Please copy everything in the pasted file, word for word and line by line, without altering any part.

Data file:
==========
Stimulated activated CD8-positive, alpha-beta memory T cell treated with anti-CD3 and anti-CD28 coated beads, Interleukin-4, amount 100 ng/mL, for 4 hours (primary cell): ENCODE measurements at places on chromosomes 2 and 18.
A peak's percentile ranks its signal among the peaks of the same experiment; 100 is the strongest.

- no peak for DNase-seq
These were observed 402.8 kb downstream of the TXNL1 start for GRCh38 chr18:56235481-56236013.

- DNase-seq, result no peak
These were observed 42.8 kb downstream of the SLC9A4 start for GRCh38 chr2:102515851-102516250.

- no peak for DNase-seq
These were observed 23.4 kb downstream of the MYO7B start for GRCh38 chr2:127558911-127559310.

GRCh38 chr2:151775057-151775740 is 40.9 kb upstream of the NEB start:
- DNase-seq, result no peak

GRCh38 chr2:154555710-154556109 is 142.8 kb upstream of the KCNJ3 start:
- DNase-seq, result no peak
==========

Stimulated activated CD8-positive, alpha-beta memory T cell treated with anti-CD3 and anti-CD28 coated beads, Interleukin-4, amount 100 ng/mL, for 4 hours (primary cell): ENCODE measurements at places on chromosomes 2 and 18.
A peak's percentile ranks its signal among the peaks of the same experiment; 100 is the strongest.

- no peak for DNase-seq
These were observed 402.8 kb downstream of the TXNL1 start for GRCh38 chr18:56235481-56236013.

- DNase-seq, result no peak
These were observed 42.8 kb downstream of the SLC9A4 start for GRCh38 chr2:102515851-102516250.

- no peak for DNase-seq
These were observed 23.4 kb downstream of the MYO7B start for GRCh38 chr2:127558911-127559310.

GRCh38 chr2:151775057-151775740 is 40.9 kb upstream of the NEB start:
- DNase-seq, result no peak

GRCh38 chr2:154555710-154556109 is 142.8 kb upstream of the KCNJ3 start:
- DNase-seq, result no peak